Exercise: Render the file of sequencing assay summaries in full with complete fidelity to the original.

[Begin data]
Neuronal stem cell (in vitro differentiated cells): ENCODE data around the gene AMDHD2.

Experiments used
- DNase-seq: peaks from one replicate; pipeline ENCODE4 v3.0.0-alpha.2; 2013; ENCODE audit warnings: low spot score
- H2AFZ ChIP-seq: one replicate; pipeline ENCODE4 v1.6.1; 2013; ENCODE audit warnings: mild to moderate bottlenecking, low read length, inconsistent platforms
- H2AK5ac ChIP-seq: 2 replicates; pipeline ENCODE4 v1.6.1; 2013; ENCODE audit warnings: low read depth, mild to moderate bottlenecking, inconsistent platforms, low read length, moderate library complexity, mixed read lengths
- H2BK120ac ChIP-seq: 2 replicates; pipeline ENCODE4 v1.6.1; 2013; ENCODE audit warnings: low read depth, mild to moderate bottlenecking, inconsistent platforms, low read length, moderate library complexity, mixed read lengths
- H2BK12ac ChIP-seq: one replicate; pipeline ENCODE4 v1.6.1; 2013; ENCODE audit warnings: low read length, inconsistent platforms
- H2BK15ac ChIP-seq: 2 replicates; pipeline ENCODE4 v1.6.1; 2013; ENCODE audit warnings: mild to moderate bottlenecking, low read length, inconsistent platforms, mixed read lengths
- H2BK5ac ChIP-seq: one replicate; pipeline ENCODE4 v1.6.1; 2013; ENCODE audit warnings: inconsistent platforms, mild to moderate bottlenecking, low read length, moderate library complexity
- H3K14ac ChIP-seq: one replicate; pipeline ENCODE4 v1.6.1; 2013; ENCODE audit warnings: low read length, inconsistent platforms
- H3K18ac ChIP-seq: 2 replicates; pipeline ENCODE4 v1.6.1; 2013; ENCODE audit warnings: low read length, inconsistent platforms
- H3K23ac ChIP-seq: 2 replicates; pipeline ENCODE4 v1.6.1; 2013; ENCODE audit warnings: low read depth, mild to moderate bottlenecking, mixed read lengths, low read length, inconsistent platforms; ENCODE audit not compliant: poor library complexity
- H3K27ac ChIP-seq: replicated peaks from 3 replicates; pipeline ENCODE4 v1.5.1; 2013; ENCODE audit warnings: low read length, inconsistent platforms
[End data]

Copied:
Neuronal stem cell (in vitro differentiated cells): ENCODE data around the gene AMDHD2.

Experiments used
- DNase-seq: peaks from one replicate; pipeline ENCODE4 v3.0.0-alpha.2; 2013; ENCODE audit warnings: low spot score
- H2AFZ ChIP-seq: one replicate; pipeline ENCODE4 v1.6.1; 2013; ENCODE audit warnings: mild to moderate bottlenecking, low read length, inconsistent platforms
- H2AK5ac ChIP-seq: 2 replicates; pipeline ENCODE4 v1.6.1; 2013; ENCODE audit warnings: low read depth, mild to moderate bottlenecking, inconsistent platforms, low read length, moderate library complexity, mixed read lengths
- H2BK120ac ChIP-seq: 2 replicates; pipeline ENCODE4 v1.6.1; 2013; ENCODE audit warnings: low read depth, mild to moderate bottlenecking, inconsistent platforms, low read length, moderate library complexity, mixed read lengths
- H2BK12ac ChIP-seq: one replicate; pipeline ENCODE4 v1.6.1; 2013; ENCODE audit warnings: low read length, inconsistent platforms
- H2BK15ac ChIP-seq: 2 replicates; pipeline ENCODE4 v1.6.1; 2013; ENCODE audit warnings: mild to moderate bottlenecking, low read length, inconsistent platforms, mixed read lengths
- H2BK5ac ChIP-seq: one replicate; pipeline ENCODE4 v1.6.1; 2013; ENCODE audit warnings: inconsistent platforms, mild to moderate bottlenecking, low read length, moderate library complexity
- H3K14ac ChIP-seq: one replicate; pipeline ENCODE4 v1.6.1; 2013; ENCODE audit warnings: low read length, inconsistent platforms
- H3K18ac ChIP-seq: 2 replicates; pipeline ENCODE4 v1.6.1; 2013; ENCODE audit warnings: low read length, inconsistent platforms
- H3K23ac ChIP-seq: 2 replicates; pipeline ENCODE4 v1.6.1; 2013; ENCODE audit warnings: low read depth, mild to moderate bottlenecking, mixed read lengths, low read length, inconsistent platforms; ENCODE audit not compliant: poor library complexity
- H3K27ac ChIP-seq: replicated peaks from 3 replicates; pipeline ENCODE4 v1.5.1; 2013; ENCODE audit warnings: low read length, inconsistent platforms